Tradition and Communion

In last month’s post, I began by looking at a single word. I thought that I would begin this month’s post in the same vein. Vaguely recalling a line from Sesame Street, therefore, “today’s posting is brought to you by the word”…tradition. ‘Tradition’ comes from the Latin word traditio, which means ‘handing over.’ The word ‘traitor’ also comes from this word; as in someone who ‘hands over’ things he shouldn’t.

In today’s gospel proclamation (Jn 17:20-26), we get a sense of what has been ‘handed over’ to us. This passage comes from a portion of St. John’s Gospel known as Jesus’ High Priestly Prayer (Jn 17). This is the prayer that Jesus offers to the Father during the Last Supper and, as Fr. Raymond Brown has noted, Jesus adopts the tone of “one who stands before the throne of God making intercession for us.” According to St. John’s Gospel, these are the very last words Jesus utters prior to his arrest.

At this crucial moment of Jesus’ life and ministry, he prays for us. We are the ones not present at the Last Supper, who will come to believe in him through the words of others (Jn 17:20). These words, handed down generation after generation, have come to animate – literally, to ‘give life to’ – our faith. And this handing on, this tradition, is of irreplaceable importance; because faith comes from hearing and believing. As St. Paul famously asked: “[H]ow can they believe in him of whom they have not heard? And how can they hear without someone to preach?” (Rom 10:14). Christians are not formed by nature. Perhaps living in a predominantly Christian culture can help formation, but it certainly does not guarantee it; nor can it replace the personal act of faith. The early Christian theologian Tertullian once wrote that “Christians are made, not born” (Apol. 18). And this ‘making’ begins with faith.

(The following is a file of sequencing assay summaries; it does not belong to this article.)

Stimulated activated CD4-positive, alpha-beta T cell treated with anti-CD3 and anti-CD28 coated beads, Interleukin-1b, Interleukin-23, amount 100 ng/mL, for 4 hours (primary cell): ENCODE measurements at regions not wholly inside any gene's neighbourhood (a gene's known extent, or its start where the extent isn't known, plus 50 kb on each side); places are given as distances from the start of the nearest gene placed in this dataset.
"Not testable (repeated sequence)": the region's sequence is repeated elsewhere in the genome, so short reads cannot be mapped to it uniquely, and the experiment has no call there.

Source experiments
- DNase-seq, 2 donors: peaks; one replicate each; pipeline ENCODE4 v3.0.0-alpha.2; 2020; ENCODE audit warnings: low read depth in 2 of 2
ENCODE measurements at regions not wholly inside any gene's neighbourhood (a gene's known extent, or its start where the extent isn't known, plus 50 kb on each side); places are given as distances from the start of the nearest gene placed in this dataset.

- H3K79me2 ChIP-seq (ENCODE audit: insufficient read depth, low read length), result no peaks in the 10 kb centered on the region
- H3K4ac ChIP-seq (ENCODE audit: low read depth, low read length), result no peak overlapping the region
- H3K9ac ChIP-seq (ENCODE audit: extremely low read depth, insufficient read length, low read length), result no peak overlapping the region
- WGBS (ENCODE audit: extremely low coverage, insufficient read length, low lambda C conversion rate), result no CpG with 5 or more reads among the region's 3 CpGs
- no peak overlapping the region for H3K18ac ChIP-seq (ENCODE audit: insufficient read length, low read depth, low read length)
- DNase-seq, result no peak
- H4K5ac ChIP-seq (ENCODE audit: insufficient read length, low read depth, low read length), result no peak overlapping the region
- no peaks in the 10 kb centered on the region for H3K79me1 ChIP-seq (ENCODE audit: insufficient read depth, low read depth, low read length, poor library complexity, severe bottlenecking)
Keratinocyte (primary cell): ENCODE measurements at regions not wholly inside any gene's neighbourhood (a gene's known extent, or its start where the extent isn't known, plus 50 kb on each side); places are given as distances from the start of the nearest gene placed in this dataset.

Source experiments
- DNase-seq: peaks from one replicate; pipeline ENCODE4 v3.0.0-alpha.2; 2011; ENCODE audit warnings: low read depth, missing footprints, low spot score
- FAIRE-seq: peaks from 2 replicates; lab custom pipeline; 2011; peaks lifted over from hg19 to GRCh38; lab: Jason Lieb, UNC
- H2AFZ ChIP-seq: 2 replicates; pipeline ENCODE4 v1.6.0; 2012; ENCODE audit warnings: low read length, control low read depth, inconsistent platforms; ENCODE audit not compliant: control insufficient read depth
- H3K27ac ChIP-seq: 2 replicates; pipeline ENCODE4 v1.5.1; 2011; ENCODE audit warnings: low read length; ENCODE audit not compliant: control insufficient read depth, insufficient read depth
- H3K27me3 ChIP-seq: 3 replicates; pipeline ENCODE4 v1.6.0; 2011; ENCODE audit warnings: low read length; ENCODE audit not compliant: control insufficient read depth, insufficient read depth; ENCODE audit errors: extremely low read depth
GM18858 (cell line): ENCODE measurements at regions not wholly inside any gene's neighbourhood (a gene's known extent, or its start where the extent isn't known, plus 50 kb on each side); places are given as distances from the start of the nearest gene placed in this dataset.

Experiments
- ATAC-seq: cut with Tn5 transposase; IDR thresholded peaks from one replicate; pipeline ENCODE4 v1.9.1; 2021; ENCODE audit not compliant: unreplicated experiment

At some point in our lives, we heard the proclamation “Christ is risen” and we believed. The vast majority of Christians were not like Ss. Mary of Magdala or Peter or Thomas – he actually got to poke his finger into Jesus’ side! Rather, most Christians have believed because the good news of Christ’s resurrection had been handed on to them. Our faith, therefore, has a mediator. It comes to us through the mediation of the Church. She has handed on the faith – first in preaching, then also in Scripture – since the day of Pentecost, and does so throughout the ages.

Caravaggio ThomasIt is for us, therefore, that Jesus prays. And the content of his prayer is for our communion. He prays that his future disciples “may be one, as you, Father, are in me and I in you, […] that they may be one, as we are one” (Jn 17:21, 22). He prays that his entire Church, spread across lands and languages, time and eternity, might be one – one as God himself is one! Jesus’ prayer for our communion, therefore, is a prayer that we might participate in God’s own Trinitarian life.

What has been handed over to us is not some sentimental nicety or material benefit, like the recipe for Mama’s sauce or the deed to a house. The tradition we have inherited is that through which we have been joined to Christ by faith. It has formed us into a new people, where “[t]here is neither Jew nor Greek, there is neither slave nor free person, there is not male and female; for you are all one in Christ Jesus” (Gal 3:28). It calls us into communion with one another, and into that loving communion which is our Triune God. Jesus himself has prayed for this to the Father; i.e., “that the love with which you loved me may be in them” (Jn 17:26).